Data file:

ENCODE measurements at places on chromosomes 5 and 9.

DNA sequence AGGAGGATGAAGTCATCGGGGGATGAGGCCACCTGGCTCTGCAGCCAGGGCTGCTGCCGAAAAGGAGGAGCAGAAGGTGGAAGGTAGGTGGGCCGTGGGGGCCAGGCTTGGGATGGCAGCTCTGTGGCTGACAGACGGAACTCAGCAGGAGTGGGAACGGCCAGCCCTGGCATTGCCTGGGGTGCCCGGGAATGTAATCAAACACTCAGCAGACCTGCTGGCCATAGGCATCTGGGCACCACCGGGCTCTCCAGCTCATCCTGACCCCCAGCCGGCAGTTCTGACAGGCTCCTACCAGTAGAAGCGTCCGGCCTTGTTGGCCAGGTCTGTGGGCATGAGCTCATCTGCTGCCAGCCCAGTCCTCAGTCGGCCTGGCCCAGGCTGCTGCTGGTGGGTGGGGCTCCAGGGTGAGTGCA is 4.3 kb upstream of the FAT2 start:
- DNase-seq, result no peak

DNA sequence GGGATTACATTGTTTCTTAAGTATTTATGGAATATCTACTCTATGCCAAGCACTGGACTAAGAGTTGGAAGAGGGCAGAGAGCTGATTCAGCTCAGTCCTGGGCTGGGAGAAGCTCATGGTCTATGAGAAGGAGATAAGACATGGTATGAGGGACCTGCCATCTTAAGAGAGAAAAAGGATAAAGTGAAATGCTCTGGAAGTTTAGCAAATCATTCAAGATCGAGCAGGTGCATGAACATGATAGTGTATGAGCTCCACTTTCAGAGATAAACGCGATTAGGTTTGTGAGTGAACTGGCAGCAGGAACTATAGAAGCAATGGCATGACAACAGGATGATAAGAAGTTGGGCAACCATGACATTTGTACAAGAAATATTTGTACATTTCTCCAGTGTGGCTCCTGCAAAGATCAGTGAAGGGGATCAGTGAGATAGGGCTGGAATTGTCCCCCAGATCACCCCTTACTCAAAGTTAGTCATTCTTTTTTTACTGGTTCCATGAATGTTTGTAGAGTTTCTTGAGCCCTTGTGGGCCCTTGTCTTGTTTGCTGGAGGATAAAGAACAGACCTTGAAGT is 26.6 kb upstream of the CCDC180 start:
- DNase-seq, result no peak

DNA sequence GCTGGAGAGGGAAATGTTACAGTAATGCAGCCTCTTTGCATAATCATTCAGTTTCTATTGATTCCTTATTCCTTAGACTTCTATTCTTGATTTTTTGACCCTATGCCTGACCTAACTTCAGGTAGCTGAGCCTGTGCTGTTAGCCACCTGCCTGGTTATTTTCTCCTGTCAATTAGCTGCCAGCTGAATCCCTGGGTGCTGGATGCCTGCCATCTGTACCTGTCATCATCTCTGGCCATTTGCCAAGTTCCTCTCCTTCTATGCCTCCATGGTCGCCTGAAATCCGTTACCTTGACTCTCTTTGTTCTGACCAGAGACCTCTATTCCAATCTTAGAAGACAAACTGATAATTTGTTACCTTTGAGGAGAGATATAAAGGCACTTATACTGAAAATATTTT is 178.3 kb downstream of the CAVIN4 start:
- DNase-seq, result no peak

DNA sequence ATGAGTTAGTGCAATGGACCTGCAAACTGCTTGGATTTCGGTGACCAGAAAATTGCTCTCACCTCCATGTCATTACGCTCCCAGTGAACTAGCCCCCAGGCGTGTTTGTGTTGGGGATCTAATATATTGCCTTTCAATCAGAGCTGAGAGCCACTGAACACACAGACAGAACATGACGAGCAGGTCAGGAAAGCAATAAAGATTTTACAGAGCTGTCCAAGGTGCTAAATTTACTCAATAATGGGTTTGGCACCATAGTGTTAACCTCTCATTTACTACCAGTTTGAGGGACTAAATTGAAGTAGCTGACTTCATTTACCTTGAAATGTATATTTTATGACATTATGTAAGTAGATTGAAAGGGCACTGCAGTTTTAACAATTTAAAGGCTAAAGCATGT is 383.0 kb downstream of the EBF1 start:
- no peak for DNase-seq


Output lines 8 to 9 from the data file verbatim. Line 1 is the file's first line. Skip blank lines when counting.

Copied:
DNA sequence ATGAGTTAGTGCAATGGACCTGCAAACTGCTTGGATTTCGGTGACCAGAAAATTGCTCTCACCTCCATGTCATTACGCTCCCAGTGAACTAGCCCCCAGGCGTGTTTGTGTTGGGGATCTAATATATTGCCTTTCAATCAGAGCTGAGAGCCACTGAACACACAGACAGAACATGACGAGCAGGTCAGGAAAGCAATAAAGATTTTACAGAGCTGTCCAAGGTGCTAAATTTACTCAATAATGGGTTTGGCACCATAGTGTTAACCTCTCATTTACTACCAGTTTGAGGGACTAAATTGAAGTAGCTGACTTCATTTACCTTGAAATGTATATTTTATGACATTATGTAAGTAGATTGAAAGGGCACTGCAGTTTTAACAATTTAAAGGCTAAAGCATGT is 383.0 kb downstream of the EBF1 start:
- no peak for DNase-seq